“We did not return the list so they could give us new nominees or to add or to take away anyone,” Deputy Presidential Spokesperson Abigail Valte said in a news briefing on Friday, June 20. 

She provided reporters with a copy of a letter of Executive Secretary Paquito Ochoa Jr to the JBC dated June 19, 2014, which partly read, “While this office continues its own vetting process, it requests the JBC for its further assistance.” 

“That shows you that the President had some concerns about a particular piece of information that was made known to us in the form of an endorsement letter. It’s an endorsement letter that is dated June 5, 2012,” Valte said.

Responding to questions, she confirmed that the endorsement letter came from Senator Juan Ponce Enrile, one of 3 senators facing plunder and graft charges before the Sandiganbayan.

Based on Enrile’s endorsement letter, which was also released to the media, the senator had recommended Judge Rernelito R. Fernandez for an earlier vacancy in the Sandiganbayan.

“Someone is applying for a position in the very court that will try the person who made the recommendation in his favor,” Valte said.

She said, however, that it was not the only reason. 

“The discovery of that particular endorsement only triggered further questions such that how many accused stand to be tried for the PDAF-related cases, who the respondents are, as well as were there any other endorsements made in favor of all the others that are part of the shortlist,” she said.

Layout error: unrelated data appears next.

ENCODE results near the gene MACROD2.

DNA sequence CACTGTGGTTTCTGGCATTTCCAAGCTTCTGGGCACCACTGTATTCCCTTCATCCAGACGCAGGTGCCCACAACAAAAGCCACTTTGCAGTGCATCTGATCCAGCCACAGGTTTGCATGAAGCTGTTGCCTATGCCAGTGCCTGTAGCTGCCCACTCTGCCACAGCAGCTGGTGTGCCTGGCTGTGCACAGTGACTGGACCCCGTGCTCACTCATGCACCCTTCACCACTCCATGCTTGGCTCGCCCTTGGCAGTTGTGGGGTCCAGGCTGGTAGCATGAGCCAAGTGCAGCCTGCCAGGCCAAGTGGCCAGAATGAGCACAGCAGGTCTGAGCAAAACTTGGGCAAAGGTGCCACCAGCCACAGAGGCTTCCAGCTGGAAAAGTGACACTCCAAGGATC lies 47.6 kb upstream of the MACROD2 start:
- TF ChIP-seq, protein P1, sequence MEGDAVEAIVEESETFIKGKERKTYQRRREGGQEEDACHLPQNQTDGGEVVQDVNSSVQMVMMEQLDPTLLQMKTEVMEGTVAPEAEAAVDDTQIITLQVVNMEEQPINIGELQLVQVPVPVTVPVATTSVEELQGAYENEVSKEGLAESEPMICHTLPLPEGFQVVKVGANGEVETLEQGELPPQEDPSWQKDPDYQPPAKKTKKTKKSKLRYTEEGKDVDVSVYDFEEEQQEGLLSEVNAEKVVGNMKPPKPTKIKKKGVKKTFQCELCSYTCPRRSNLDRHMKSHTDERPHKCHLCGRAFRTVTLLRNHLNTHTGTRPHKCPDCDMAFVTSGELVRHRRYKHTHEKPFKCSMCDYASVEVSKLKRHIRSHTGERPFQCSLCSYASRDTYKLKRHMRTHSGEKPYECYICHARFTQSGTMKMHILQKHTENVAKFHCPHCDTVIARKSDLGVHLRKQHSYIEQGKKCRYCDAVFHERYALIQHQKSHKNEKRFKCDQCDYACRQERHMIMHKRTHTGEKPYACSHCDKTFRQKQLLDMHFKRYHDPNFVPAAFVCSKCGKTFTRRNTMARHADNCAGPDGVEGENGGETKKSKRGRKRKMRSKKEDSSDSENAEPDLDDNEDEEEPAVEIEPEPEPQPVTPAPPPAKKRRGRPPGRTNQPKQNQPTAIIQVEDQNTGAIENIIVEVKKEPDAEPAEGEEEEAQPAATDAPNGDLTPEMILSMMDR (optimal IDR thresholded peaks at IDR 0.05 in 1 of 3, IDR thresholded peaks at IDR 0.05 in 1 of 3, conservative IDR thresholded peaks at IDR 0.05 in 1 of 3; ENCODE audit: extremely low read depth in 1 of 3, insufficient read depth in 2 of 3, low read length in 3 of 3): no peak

Valte further explained that Malacañang felt t”hat because of the extraordinary circumstances that are attendant in this particular case, we recognize the urgency” which was why it “wanted also further assistance from the JBC.”

“It’s difficult to have any doubt when it comes to those who would render judgement, given the high profile of the accused and the cases,” she said in Filipino.

Valte said, however, that Fernandez remains in the shortlist. “I don’t want to preempt the President on this, but he is still part of the shortlist.”

Asked if the President had violated the Constitution by failing to fill up the vacancy within the 90-day period, Valte said, “Given the extraordinary circumstances at hand, the President recognizes the urgency to fill the position.”

On the implication of making an appointment after the 90-day period, she said: “As far as the Executive is concerned, we want to make sure that the requirements are properly met. And given, again, the circumstances that are facing us now, it is not unreasonable for us, as the letter says, to have more thorough vetting process.” – Rappler.com